More About Arloc Sherman

Arloc Sherman

Sherman is a Senior Researcher focusing on family income trends, income support policies, and the causes and consequences of poverty.

Full bio and recent public appearances | Research archive at

2009 Recovery Act Strikingly Effective at Keeping People Out of Poverty

May 31, 2012 at 11:13 am

We are presenting evidence today at the Department of Health and Human Services’ annual Welfare Research and Evaluation Conference that, when it comes to keeping people out of poverty, the 2009 Recovery Act was probably the most effective piece of legislation since the 1935 Social Security Act.  As we first described in a paper last November, six temporary stimulus initiatives that President Obama and Congress enacted in 2009 and 2010 kept 6.9 million Americans out of poverty in 2010.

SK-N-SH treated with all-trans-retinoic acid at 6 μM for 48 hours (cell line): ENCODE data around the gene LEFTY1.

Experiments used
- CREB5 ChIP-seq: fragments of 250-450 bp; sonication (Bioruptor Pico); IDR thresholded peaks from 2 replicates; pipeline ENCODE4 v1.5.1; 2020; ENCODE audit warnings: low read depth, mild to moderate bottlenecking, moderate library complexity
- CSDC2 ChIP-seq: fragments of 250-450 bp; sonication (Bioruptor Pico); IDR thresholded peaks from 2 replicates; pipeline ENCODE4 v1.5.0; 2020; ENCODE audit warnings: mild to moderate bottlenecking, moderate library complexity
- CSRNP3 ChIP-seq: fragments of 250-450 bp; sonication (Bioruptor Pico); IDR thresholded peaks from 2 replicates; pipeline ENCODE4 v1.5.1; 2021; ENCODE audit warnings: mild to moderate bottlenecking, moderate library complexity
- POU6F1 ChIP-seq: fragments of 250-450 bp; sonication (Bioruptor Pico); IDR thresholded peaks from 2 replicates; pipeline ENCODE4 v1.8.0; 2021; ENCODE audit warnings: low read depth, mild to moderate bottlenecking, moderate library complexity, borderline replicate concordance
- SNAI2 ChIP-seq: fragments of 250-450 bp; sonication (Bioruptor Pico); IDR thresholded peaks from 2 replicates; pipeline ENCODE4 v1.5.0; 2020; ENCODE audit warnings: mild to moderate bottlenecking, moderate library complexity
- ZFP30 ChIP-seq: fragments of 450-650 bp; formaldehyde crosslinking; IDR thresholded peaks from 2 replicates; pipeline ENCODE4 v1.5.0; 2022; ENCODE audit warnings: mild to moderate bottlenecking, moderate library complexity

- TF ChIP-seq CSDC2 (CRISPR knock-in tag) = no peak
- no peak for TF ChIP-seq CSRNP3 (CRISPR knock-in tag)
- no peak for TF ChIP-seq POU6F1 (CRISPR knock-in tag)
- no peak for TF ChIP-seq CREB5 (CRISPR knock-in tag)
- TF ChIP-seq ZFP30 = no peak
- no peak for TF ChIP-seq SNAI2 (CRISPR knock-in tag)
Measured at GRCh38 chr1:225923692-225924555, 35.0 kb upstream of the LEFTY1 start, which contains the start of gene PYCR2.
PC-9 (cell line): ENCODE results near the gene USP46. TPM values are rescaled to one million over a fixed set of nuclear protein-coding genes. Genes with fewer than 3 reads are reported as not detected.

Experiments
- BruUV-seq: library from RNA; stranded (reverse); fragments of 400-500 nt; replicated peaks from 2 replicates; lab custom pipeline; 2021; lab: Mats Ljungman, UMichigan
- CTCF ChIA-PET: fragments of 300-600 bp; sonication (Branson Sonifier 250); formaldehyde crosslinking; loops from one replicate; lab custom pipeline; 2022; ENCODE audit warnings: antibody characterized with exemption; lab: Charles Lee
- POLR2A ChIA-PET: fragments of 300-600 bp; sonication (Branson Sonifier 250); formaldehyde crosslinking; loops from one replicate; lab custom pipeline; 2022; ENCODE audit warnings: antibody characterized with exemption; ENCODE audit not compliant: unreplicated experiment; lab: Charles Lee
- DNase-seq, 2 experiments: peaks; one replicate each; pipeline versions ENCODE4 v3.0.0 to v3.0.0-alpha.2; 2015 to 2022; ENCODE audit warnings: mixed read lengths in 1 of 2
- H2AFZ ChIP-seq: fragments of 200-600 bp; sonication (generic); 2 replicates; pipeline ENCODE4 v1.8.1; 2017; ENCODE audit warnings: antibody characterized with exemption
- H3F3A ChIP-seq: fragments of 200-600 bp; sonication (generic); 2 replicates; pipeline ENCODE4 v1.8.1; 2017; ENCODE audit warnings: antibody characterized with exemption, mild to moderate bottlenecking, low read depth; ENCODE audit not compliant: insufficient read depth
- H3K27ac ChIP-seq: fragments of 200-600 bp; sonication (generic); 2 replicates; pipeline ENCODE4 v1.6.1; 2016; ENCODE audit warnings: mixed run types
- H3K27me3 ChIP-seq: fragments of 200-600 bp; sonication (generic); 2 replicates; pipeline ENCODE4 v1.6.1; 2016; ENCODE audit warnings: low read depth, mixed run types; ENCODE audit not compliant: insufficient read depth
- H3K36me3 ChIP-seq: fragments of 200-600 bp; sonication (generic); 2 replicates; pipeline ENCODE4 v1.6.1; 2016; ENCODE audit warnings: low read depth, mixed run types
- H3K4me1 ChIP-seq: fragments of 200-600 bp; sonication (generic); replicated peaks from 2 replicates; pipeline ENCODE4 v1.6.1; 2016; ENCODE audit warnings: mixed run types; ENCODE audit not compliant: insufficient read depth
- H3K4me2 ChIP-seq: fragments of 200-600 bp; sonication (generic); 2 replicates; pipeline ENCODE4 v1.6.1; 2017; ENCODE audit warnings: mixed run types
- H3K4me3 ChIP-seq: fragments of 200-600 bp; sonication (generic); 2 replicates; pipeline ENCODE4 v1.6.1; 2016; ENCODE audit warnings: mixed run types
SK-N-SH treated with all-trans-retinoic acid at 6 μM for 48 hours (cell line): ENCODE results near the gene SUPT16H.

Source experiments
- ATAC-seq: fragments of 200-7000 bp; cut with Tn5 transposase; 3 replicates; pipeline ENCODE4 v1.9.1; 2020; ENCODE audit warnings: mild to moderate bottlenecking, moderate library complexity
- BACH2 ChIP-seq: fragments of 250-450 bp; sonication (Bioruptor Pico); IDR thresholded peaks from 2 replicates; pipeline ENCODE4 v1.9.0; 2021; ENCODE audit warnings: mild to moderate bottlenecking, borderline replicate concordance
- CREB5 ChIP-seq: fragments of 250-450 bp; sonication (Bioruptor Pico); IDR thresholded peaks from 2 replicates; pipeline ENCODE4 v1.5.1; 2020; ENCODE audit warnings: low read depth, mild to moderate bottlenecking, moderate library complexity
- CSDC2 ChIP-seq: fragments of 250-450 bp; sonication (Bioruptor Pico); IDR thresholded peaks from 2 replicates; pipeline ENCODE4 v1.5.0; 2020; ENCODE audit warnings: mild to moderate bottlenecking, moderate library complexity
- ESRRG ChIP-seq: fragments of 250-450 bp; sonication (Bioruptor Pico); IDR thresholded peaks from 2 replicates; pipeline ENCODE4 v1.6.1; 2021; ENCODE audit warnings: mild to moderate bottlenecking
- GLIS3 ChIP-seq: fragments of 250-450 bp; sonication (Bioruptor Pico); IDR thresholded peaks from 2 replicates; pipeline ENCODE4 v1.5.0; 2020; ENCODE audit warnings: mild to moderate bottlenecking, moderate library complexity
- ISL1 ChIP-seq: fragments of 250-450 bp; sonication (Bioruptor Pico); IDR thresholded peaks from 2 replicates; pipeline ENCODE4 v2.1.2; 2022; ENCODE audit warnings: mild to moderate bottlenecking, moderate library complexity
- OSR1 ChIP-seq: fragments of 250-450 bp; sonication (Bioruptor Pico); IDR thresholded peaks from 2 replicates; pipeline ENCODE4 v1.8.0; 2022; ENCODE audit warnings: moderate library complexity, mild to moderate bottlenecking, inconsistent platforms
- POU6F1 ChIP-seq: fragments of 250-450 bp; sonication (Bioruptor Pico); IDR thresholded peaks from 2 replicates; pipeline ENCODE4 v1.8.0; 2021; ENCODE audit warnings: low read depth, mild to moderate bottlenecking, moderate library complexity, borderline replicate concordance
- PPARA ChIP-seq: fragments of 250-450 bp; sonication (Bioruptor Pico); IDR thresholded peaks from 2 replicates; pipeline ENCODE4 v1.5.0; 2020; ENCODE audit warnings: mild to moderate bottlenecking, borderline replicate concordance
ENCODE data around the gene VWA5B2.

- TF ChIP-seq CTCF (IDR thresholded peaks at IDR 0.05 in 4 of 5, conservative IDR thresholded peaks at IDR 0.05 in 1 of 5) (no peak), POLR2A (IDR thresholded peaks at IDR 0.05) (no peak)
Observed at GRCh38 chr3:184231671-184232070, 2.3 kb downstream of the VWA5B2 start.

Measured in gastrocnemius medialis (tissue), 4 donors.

The six provisions — three new or expanded tax credits, two unemployment insurance enhancements, and a SNAP (food stamp) benefit expansion — were originally in the Recovery Act, though President Obama and Congress later extended or expanded some of them.

The government’s official poverty measure counts only cash income.  So, to see how these measures affected poverty, we used an alternative poverty measure that also considers the effect of government benefit programs like SNAP and tax credits.  Most experts prefer this broader measure, which adopts recommendations of the National Academy of Sciences.

People Kept Above the Poverty Line by Selected=

Specifically, we found that:

  • Expansions in the Earned Income Tax Credit (EITC) and Child Tax Credit (CTC) kept 1.6 million people out of poverty.
  • The Making Work Pay tax credit, which expired at the end of 2010, kept another 1.5 million people out of poverty.
  • Expansions in the duration and level of unemployment insurance benefits kept 3.4 million people out of poverty.
  • Expansions in SNAP benefits kept 1 million people out of poverty.